Podcastage demonstrates this phenomenon in his review and you can judge this for yourself.
-Features leave you wanting more: I’m grasping at straws a little bit here, but considering the price tag of the Elgato Wave 3 and it’s many software-based features which offer a lot of granular control over your audio mix in combination with its integration with the Elgato Stream Deck; also, the Blue Yeti’s situational flexibility thanks to it’s switchable polar patterns; it’s incredibly difficult to NOT feel like you’re paying for a brand name… which is a complaint typically reserved for a handful of Elgato products (*cough cough* KEY LIGHT *cough cough*). And while this part is just a personal complaint, I would have loved to see more analog features (e.g. a limiter that works on the analog side of the input signal or the presence boost and low pass features as physical switches.) This is mainly because I personally don’t like being reliant on proprietary software to manage my hardware. I can let the limiter go, but those switches as featured on the SM7B would have been nice. Overall, This microphone is fairly feature rich. But at $249, I’d say it’s a bit lacking vs the competition. Especially when you consider this:
-It’s NOT an SM7B: Despite what the marketing may suggest or what it looks like… The MV7 is NOT an SM7B. This is why I called it “Comparable”. They simply do not sound the same out-of-the-box. That isn’t to say that the MV7 sounds bad though! It’s mid-high frequencies seem to be a bit harsher over the 7B and the boomier low frequencies don’t feel as responsive as I would personally expect. However with some basic EQ, you can definitely tame those “trouble frequencies” to get some quite convincing results. So in summary, if you’re expecting a $250 SM7B… keep your expectations low. But know that you are getting a quality Dynamic microphone for live streaming and podcasting.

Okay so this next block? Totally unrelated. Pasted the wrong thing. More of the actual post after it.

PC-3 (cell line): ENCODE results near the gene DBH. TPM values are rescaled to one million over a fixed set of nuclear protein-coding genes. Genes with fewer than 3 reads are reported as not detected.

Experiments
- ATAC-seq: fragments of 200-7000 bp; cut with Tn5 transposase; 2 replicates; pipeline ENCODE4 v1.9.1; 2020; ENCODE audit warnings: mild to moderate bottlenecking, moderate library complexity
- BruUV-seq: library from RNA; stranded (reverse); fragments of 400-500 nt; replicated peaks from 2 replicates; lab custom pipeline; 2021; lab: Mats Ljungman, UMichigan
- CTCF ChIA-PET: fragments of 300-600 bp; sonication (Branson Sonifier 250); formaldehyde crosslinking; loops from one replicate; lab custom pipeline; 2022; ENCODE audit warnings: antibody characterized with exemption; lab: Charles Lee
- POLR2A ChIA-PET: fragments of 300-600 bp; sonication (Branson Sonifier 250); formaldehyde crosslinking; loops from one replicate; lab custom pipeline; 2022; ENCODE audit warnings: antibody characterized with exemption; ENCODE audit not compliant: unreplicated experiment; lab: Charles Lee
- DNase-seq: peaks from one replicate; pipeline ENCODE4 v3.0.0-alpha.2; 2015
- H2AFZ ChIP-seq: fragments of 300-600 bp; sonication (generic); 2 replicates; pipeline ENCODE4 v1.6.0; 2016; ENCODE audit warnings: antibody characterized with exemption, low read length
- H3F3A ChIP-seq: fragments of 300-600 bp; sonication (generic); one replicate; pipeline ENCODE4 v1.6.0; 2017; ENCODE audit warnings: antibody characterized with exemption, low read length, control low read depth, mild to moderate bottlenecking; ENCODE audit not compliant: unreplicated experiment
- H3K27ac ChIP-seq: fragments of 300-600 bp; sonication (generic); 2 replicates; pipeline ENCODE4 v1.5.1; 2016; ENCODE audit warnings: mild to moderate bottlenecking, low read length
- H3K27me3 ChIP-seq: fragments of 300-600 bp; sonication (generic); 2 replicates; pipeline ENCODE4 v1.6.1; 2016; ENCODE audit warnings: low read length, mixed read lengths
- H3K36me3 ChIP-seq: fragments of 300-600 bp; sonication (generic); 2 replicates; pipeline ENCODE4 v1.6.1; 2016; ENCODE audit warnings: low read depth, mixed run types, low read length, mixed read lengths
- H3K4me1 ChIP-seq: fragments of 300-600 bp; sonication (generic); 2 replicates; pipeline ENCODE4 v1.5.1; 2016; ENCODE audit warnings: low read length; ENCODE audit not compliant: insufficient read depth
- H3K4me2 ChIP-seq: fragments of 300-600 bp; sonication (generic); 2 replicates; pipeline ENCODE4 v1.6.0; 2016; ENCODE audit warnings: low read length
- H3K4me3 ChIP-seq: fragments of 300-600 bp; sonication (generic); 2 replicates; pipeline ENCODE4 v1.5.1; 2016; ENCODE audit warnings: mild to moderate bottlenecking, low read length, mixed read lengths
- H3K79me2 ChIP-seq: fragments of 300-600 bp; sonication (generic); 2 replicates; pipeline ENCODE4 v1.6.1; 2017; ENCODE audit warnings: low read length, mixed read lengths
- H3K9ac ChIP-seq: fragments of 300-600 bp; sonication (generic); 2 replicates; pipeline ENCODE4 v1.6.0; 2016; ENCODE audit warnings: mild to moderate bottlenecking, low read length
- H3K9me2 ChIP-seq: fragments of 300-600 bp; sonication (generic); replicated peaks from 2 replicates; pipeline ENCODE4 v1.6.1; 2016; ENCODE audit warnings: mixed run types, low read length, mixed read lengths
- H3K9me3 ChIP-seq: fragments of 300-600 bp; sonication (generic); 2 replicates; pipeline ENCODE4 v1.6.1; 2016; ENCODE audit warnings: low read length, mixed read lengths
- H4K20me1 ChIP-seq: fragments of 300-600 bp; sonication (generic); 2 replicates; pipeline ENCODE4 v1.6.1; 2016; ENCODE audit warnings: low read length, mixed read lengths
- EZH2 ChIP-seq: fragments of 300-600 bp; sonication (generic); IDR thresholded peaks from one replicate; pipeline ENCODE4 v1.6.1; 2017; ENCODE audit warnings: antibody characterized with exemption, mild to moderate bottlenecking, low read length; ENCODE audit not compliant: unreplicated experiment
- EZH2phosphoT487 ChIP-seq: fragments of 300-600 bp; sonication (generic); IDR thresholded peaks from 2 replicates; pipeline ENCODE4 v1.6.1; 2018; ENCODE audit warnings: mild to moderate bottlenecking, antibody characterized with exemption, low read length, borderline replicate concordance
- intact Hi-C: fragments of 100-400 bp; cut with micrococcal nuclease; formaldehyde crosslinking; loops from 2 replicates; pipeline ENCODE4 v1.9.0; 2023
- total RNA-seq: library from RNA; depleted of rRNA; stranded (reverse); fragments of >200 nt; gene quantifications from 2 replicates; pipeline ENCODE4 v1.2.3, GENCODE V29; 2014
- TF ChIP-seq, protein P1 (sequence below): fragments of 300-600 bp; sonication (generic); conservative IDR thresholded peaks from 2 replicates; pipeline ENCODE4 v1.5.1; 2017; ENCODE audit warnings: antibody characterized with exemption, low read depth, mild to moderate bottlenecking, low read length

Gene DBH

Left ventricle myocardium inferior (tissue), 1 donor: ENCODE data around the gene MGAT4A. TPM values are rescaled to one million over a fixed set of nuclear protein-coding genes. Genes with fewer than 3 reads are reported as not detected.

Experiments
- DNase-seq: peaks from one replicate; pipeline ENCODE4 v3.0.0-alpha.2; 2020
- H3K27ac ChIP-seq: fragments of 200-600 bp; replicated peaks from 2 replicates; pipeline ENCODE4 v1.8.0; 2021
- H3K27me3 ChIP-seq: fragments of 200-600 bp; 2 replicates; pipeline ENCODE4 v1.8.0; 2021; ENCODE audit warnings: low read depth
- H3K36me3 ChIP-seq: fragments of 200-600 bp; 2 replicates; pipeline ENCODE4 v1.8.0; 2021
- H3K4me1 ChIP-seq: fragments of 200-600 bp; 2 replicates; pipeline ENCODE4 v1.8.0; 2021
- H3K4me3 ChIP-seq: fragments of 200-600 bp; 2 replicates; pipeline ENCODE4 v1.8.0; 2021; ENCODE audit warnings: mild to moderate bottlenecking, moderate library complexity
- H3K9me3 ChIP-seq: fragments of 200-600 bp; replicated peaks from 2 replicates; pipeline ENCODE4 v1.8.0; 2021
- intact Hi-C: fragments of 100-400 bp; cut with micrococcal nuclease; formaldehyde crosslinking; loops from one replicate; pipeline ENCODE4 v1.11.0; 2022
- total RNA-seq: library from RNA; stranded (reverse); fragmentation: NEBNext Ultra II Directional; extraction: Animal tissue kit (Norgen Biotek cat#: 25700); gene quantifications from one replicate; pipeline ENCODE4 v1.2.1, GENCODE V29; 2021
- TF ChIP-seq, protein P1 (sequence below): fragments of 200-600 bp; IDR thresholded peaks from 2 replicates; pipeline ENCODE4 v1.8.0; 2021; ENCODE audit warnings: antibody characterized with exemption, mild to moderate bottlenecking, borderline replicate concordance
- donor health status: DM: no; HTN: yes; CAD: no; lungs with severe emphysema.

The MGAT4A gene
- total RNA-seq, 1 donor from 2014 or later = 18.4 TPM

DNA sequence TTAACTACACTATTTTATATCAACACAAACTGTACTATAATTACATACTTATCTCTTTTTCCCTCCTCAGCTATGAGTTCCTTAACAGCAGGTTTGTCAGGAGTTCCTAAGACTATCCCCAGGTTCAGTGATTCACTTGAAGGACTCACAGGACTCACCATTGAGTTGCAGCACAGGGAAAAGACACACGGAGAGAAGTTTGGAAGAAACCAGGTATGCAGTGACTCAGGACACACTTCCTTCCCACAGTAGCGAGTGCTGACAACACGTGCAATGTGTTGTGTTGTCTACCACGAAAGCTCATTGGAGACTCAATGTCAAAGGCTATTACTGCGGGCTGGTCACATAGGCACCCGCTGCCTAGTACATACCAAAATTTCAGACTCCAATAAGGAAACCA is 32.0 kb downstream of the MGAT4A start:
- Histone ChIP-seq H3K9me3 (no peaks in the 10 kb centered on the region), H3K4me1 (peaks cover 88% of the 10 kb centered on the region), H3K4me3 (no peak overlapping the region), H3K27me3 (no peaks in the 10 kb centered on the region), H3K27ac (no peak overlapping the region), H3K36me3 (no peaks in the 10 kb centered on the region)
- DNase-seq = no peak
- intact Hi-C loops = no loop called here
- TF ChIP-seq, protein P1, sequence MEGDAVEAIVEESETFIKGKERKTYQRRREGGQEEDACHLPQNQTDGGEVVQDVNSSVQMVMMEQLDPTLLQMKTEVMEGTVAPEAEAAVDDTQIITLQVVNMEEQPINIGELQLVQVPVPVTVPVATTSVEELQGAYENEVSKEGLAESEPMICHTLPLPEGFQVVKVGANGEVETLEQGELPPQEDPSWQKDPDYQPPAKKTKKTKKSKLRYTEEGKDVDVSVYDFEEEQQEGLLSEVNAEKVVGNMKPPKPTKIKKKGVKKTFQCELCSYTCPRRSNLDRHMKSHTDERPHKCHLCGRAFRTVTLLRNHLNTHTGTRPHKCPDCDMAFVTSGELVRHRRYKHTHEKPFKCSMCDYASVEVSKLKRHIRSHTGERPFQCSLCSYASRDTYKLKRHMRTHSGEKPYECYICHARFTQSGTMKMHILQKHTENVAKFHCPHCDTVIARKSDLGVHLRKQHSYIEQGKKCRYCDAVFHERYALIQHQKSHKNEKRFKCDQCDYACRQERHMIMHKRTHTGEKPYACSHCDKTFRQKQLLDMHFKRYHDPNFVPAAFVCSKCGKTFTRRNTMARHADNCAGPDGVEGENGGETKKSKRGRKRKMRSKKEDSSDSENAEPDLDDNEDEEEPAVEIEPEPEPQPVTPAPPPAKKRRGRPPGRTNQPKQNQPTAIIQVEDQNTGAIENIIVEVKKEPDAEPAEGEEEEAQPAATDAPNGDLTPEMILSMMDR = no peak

I want to be clear that I think this is a good product and a welcome contribution to content creators from Shure! This mic is absolutely designed with content creation in mind. However, this microphone may not work out for everyone in every situation. Of course, if you’re a Shure fanboy and nothing can convince you to dislike their products… don’t worry! It will likely be money well spent for you regardless. When I look at the content creation space as a whole, though, It’s apparent that this mic isn’t going to pan out for everyone.
For all of you audiophile content creators out there, It’s pretty likely that you’ve already invested into your setup well enough to accommodate high end gear. If you’ve already got a mixer/interface and a mic pre, you might find the MV7 as an XLR mic to be a little disappointing. A lot of software features will go unutilized when plugged into an XLR mixer or Interface (remember those presence boost and low pass switches?) And the reports of the mic not sounding as good in XLR vs. USB is worrisome at $249. If you’re already spending that kind of money to improve your XLR setup, you might be better served saving that extra $150-$300 for an SM7B and a cloudlifter (if needed). Your chances of getting lucky on the used market price-wise works in your favor as well since the 7B is INCREDIBLY durable and is more likely than not to work well for years moving forward. It may cost $400, but that’s $400 you likely won’t have to spend for decades! If that’s out of your wheelhouse, then consider buying the Rode Podmic instead as (in my opinion) it sounds just that little bit better than the MV7 for only $99!